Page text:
Outbrain bought the content recommendation system Surphace from AOL for an undisclosed sum. Surphace is a reincarnation of Sphere, a startup founded by Martin Remy and Steve Nieker in 2006 as a related content plugin and was later acquired by AOL in April 2008 for a rumored sum of $25 million. In October 2009, AOL re-branded the service to Surphace and launched a self served solution for related content called S4. Since launch, the self served solution has attracted over 3,000 publishers and around 1 million page views a day.
Outbrain, one of my favorite related content widgets (as you can see in action on VC Cafe), is a related content plugin as well. About a year ago, Outbrain launched Outloud , a paid re-circulation service that enables publishers to attract viewers from the Outbrain network of publishers, for a flat fee. Outbrain has raised approximately $17 million in VC money, from Gemini, Greylock and private investors.
More details on the acquisition as posted by Peter Kafka on All Things D:
Tim Armstrong has disposed of another asset that AOL bought before he showed up: The company has sold Surphace, its content recommendation engine, to Outbrain, which does the same thing.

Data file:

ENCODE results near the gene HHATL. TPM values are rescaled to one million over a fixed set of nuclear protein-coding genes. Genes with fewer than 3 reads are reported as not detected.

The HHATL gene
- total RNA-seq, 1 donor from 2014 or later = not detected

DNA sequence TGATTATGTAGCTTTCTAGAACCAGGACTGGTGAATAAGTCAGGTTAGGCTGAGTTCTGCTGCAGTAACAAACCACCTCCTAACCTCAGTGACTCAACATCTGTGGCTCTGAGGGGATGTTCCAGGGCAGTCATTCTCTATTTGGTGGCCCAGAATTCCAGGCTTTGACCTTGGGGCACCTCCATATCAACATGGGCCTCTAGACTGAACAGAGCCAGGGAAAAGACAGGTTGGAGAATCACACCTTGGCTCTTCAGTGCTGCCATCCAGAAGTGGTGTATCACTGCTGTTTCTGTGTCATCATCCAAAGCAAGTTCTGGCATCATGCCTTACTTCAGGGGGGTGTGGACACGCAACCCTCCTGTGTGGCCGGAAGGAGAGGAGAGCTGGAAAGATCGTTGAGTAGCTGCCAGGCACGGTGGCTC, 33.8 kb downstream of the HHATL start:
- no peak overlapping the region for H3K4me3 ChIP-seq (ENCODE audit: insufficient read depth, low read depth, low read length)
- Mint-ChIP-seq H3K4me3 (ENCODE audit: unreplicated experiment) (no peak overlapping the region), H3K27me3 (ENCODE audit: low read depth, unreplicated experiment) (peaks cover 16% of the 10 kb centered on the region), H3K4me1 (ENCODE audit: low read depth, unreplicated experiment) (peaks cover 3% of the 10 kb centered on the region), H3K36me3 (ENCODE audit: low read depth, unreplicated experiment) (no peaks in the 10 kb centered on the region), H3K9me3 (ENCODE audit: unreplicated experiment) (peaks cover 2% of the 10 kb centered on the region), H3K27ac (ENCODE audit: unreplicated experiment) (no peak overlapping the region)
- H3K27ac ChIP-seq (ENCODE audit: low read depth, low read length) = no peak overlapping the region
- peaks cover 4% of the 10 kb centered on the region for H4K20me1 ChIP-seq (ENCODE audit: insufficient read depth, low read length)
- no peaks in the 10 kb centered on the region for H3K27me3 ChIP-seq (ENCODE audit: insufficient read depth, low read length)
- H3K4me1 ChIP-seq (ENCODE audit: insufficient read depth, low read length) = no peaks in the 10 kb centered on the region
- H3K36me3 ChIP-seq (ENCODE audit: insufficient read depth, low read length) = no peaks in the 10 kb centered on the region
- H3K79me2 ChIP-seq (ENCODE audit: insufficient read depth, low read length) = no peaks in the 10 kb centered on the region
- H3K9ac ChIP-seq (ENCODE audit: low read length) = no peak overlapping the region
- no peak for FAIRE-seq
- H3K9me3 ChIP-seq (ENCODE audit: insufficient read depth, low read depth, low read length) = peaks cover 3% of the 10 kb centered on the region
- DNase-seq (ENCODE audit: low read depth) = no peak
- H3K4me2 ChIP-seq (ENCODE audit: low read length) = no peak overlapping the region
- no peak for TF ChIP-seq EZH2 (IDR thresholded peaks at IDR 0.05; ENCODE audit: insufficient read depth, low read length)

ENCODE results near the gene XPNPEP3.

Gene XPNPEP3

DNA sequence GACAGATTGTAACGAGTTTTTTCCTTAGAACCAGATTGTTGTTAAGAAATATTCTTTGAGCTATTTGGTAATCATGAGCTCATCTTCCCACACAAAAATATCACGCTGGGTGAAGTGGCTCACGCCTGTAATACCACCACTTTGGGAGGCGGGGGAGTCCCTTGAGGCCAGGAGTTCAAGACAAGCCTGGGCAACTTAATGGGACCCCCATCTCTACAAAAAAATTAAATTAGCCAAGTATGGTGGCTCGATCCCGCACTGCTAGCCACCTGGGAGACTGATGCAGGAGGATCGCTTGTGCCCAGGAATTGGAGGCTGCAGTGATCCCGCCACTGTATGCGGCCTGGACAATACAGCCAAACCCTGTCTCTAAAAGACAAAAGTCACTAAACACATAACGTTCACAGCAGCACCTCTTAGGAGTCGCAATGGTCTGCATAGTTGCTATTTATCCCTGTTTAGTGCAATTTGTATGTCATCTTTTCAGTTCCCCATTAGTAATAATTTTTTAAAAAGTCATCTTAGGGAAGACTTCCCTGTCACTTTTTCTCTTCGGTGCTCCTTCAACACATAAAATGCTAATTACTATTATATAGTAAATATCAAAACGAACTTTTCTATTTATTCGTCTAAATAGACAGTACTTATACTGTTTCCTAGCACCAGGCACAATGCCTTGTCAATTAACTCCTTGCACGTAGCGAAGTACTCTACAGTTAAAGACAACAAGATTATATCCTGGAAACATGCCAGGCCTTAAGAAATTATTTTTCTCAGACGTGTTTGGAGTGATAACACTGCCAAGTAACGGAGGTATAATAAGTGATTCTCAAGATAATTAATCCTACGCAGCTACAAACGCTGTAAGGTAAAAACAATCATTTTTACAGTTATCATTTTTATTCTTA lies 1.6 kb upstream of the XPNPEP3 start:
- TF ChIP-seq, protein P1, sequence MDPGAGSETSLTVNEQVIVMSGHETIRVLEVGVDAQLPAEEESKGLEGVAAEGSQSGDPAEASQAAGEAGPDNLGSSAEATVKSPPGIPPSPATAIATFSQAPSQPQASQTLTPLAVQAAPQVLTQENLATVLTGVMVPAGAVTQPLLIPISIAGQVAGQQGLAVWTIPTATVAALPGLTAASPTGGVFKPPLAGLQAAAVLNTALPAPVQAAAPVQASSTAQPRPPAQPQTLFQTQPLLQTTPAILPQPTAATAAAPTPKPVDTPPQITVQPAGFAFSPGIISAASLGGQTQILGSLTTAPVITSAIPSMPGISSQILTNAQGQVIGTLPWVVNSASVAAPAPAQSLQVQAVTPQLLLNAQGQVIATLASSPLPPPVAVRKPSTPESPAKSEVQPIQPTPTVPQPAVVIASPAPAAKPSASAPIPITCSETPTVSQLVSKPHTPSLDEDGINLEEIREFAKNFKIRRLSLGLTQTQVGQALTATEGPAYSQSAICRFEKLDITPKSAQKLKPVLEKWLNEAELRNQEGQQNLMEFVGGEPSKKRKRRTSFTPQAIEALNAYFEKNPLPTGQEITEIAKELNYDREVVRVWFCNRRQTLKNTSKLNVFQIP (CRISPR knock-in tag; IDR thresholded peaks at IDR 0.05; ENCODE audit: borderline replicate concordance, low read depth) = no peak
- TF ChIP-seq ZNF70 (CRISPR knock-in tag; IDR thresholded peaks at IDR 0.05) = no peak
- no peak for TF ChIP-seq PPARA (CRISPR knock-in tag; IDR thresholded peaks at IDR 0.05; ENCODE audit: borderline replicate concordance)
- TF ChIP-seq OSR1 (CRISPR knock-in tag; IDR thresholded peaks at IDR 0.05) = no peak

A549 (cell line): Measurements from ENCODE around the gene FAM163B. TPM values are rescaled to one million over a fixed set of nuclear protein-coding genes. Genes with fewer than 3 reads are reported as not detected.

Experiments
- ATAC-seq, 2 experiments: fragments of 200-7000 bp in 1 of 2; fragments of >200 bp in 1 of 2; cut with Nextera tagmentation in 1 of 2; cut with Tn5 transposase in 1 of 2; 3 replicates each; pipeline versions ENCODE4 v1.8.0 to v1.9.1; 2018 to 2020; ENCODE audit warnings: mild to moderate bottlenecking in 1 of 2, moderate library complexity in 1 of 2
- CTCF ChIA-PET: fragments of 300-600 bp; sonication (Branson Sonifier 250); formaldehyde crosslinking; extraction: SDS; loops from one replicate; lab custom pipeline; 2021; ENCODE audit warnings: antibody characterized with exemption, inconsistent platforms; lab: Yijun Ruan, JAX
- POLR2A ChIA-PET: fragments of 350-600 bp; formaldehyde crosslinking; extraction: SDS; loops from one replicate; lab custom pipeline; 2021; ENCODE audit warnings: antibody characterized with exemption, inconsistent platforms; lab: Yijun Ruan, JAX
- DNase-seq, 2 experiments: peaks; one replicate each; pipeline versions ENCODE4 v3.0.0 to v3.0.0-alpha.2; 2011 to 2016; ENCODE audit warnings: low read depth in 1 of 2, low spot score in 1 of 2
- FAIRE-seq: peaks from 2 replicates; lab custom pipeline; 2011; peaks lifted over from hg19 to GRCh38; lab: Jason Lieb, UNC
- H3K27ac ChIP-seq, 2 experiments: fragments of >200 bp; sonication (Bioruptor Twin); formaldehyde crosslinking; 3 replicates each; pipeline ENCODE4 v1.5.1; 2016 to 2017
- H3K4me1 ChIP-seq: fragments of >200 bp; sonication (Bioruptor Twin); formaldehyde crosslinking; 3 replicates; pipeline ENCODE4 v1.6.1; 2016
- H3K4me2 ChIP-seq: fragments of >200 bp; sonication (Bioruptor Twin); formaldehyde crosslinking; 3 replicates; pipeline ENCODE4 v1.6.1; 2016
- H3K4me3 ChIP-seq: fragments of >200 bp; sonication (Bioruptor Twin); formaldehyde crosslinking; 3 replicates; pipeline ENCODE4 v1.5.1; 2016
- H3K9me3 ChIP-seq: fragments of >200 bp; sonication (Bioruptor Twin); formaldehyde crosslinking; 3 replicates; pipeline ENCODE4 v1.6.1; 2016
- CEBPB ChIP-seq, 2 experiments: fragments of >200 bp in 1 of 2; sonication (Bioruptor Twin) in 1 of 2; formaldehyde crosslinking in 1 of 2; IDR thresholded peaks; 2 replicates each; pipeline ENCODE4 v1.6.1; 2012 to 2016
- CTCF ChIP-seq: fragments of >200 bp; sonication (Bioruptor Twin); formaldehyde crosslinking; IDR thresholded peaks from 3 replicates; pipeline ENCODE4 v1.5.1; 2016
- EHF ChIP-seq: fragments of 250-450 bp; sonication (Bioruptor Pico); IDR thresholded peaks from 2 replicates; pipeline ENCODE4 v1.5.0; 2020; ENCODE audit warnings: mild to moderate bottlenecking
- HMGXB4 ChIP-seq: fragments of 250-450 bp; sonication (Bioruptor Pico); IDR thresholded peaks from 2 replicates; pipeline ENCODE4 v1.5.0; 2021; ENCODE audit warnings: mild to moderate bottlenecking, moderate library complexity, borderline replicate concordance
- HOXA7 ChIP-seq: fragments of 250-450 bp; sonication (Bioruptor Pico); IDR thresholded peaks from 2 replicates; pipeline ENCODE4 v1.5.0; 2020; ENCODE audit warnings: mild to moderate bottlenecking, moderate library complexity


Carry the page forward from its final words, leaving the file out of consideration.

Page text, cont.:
I don’t have the deal terms, but my hunch is that no cash is involved, and that AOL’s compensation could come in the form of equity in privately held Outbrain, or a tax benefit, or both.
“In keeping with the AOL strategy, any place where we are not a leader in the category or profitable, we are going to look at partnerships or other alternatives. This is one of those businesses. We are pleased we found a great home for the Surphace technology and its employees,” AOL venture and local head Jon Brod said in a statement.
Outbrain CEO Yaron Galai declined to comment.
AOL acquired Surphace for something north of $25 million in 2008, when it was called Sphere, and Armstrong was still running ad sales at Google. Co-founder Tony Conrad left AOL in 2009, but has since come back as part of the About.me acquisition late last year.
Both Surphace and Outbrain do roughly the same thing: They allow publishers to automatically present related pieces of content to Web surfers, based on the very straightforward theory that a visitor interested in a certain kind of story would stick around if offered similar stuff. (AllThingsD is a Surphace customer, so you can see it in action at the bottom of this post).
AOL reports earnings early tomorrow morning.
Disclosure: I used to work for AOL as principal product manager of Search in Europe.